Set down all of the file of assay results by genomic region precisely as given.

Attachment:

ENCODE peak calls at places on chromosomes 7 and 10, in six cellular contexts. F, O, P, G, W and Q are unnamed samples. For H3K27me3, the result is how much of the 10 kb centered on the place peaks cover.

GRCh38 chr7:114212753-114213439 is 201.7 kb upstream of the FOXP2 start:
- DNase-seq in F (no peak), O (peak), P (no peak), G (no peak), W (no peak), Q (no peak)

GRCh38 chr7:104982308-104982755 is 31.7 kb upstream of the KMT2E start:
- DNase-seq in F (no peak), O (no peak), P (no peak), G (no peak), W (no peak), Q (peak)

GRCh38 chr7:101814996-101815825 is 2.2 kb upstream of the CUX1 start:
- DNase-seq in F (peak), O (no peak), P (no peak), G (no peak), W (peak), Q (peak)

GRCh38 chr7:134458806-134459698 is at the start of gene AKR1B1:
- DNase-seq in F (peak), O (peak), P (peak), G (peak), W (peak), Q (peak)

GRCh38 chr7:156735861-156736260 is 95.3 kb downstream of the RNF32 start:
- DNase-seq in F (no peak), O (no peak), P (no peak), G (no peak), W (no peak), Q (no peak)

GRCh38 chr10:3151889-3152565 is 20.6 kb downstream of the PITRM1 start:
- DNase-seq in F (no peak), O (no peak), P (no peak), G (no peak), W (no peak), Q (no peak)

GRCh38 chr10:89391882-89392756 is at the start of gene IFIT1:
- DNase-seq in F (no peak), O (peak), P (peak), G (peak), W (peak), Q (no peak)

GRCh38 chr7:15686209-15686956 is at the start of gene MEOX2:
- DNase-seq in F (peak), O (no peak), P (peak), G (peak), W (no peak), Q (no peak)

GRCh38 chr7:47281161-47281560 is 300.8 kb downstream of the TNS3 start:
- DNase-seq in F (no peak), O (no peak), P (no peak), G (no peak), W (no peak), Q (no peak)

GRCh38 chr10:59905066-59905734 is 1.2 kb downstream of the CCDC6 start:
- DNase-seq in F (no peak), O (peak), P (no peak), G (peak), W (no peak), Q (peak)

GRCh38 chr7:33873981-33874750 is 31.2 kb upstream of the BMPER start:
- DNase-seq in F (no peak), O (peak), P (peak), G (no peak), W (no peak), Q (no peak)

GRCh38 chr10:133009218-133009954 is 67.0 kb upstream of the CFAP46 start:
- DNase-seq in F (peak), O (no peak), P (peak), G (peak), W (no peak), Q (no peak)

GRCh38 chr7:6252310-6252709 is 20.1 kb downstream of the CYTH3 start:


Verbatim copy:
ENCODE peak calls at places on chromosomes 7 and 10, in six cellular contexts. F, O, P, G, W and Q are unnamed samples. For H3K27me3, the result is how much of the 10 kb centered on the place peaks cover.

GRCh38 chr7:114212753-114213439 is 201.7 kb upstream of the FOXP2 start:
- DNase-seq in F (no peak), O (peak), P (no peak), G (no peak), W (no peak), Q (no peak)

GRCh38 chr7:104982308-104982755 is 31.7 kb upstream of the KMT2E start:
- DNase-seq in F (no peak), O (no peak), P (no peak), G (no peak), W (no peak), Q (peak)

GRCh38 chr7:101814996-101815825 is 2.2 kb upstream of the CUX1 start:
- DNase-seq in F (peak), O (no peak), P (no peak), G (no peak), W (peak), Q (peak)

GRCh38 chr7:134458806-134459698 is at the start of gene AKR1B1:
- DNase-seq in F (peak), O (peak), P (peak), G (peak), W (peak), Q (peak)

GRCh38 chr7:156735861-156736260 is 95.3 kb downstream of the RNF32 start:
- DNase-seq in F (no peak), O (no peak), P (no peak), G (no peak), W (no peak), Q (no peak)

GRCh38 chr10:3151889-3152565 is 20.6 kb downstream of the PITRM1 start:
- DNase-seq in F (no peak), O (no peak), P (no peak), G (no peak), W (no peak), Q (no peak)

GRCh38 chr10:89391882-89392756 is at the start of gene IFIT1:
- DNase-seq in F (no peak), O (peak), P (peak), G (peak), W (peak), Q (no peak)

GRCh38 chr7:15686209-15686956 is at the start of gene MEOX2:
- DNase-seq in F (peak), O (no peak), P (peak), G (peak), W (no peak), Q (no peak)

GRCh38 chr7:47281161-47281560 is 300.8 kb downstream of the TNS3 start:
- DNase-seq in F (no peak), O (no peak), P (no peak), G (no peak), W (no peak), Q (no peak)

GRCh38 chr10:59905066-59905734 is 1.2 kb downstream of the CCDC6 start:
- DNase-seq in F (no peak), O (peak), P (no peak), G (peak), W (no peak), Q (peak)

GRCh38 chr7:33873981-33874750 is 31.2 kb upstream of the BMPER start:
- DNase-seq in F (no peak), O (peak), P (peak), G (no peak), W (no peak), Q (no peak)

GRCh38 chr10:133009218-133009954 is 67.0 kb upstream of the CFAP46 start:
- DNase-seq in F (peak), O (no peak), P (peak), G (peak), W (no peak), Q (no peak)

GRCh38 chr7:6252310-6252709 is 20.1 kb downstream of the CYTH3 start: